Delighting in our language

Fellow technical writer Tom Johnson has entitled his blog I’d Rather Be Writing.

But lately it seems Tom wouldn’t rather be writing — at least, doing technical writing. In Tom’s words, the day-to-day job of technical writing, especially the plain language aspect, has “removed my ability to delight more in language and to express myself in more articulate, interesting ways.”

Tom describes the essays his wife writes as a student in a Master of Liberal Arts program. She gets to deploy phrases like erstwhile acolyte — phrases that would never find a place in technical writing. For Tom, the thrill is gone. Worse, he says, in both writing and reading he’s lost the delight of learning new words, playing with the language, and “enjoying the eloquence of an author.”

How do I respond to a brother writer in need?

First, by stating the obvious. Erstwhile Acolytes would be a great name for a rock band.

Second, with understanding. Early in my professional life I dreamed of making my living as a “creative” writer. I — and many of my young colleagues — looked at technical writing as a way to put food on the table until we sold that first novel or screenplay. Now, nearly 40 years later, here I am — still working as a technical writer.

But something happened along the way. I came to understand that all writing — including technical writing; maybe especially technical writing — is creative, because problem solving is a creative process. In our case the problem is how to communicate most effectively with the target audience.

Tom mentions the Simplified Technical English (STE) dictionary. Originally developed for the aerospace industry, it stipulates a set of writing rules and a vocabulary of about 900 words. Erstwhile isn’t one of those words, and neither is acolyte. Yet communicating effectively within the constraints of the dictionary is a creative activity. It’s like solving a puzzle.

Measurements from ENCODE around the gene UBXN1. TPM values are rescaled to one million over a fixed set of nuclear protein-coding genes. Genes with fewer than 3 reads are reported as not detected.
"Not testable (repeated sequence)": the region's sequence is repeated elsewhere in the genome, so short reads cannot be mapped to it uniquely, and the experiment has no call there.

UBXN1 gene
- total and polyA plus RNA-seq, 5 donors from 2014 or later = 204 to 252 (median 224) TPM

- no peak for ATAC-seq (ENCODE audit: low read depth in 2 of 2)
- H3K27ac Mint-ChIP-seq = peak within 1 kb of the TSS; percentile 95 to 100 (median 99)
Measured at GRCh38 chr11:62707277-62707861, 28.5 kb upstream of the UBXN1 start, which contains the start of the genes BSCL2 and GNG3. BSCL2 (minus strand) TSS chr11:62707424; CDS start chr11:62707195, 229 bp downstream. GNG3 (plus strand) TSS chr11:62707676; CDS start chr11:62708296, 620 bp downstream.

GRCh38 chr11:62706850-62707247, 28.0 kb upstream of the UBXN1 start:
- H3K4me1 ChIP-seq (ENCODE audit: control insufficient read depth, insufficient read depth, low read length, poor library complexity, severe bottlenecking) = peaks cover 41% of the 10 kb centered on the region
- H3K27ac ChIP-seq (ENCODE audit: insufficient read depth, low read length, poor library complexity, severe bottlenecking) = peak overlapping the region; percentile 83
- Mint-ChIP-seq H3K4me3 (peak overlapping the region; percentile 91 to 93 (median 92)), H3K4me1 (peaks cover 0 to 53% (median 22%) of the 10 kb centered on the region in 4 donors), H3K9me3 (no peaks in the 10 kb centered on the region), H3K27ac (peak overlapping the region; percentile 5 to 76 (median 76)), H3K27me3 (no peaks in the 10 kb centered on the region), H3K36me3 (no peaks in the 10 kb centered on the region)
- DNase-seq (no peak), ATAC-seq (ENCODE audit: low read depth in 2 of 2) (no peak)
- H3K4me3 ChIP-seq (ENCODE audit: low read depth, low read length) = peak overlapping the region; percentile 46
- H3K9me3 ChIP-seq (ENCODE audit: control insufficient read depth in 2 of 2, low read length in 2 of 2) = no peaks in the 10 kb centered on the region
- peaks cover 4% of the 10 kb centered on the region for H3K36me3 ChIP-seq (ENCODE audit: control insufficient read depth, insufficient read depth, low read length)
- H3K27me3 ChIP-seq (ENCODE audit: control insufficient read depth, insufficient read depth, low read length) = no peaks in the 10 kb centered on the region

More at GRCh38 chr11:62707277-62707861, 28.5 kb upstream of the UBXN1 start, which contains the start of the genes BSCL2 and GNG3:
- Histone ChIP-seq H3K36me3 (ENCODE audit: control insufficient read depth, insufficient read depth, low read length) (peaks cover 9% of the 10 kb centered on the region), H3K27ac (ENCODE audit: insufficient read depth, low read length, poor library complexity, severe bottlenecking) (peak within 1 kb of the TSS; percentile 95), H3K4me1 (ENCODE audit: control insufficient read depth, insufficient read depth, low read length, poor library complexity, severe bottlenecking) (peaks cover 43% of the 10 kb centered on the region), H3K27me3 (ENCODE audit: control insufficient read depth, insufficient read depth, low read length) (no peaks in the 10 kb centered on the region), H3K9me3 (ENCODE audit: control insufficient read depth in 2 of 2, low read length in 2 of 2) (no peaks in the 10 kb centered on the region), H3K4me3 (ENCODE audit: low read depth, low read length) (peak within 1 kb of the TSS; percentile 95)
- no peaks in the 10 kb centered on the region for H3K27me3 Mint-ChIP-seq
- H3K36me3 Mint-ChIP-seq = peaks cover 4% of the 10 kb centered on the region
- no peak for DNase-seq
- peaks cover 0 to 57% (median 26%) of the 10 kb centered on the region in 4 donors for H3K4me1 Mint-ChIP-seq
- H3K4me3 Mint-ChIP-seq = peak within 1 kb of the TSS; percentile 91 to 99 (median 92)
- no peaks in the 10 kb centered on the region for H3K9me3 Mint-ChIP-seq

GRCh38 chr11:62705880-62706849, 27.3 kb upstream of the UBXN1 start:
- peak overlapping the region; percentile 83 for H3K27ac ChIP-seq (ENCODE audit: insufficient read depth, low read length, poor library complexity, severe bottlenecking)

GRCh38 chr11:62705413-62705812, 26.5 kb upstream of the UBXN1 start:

various kinds of puzzles(Granted, it’s a puzzle in which I reserve the right to change the rules. If I know that the precisely right word happens to be outside the 900-word canon, then dammit I’m going to use that word. Audience trumps guidelines every time.)

So, yes, I don’t get to write erstwhile acolyte in the Installation Manual for E4G Routers. But I get the satisfaction of knowing that I’ve met my audience’s needs. And I’ll shelve erstwhile acolyte until I’m writing for an audience it resonates with.

Which brings me to my last point. Vary your writing by finding different audiences. All technical writing and no play makes Johnny a dull boy. This blog, for example, gives me a platform for reaching a different audience — still professional, but more collegial — than I reach in my day job. Here I can write more expressively and have a little more fun.

So, if you want to recapture the joy of using our language, I’ll suggest to you, as I suggested to Tom, that you try writing for different audiences. Try writing essays or poetry. And each time you write, think of it as solving a puzzle: the puzzle of how to communicate effectively with the audience you’re addressing.

Do you ever find yourself losing your delight in our language? What ways have you found to recapture that delight?

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11 thoughts on “Delighting in our language

  1. Cat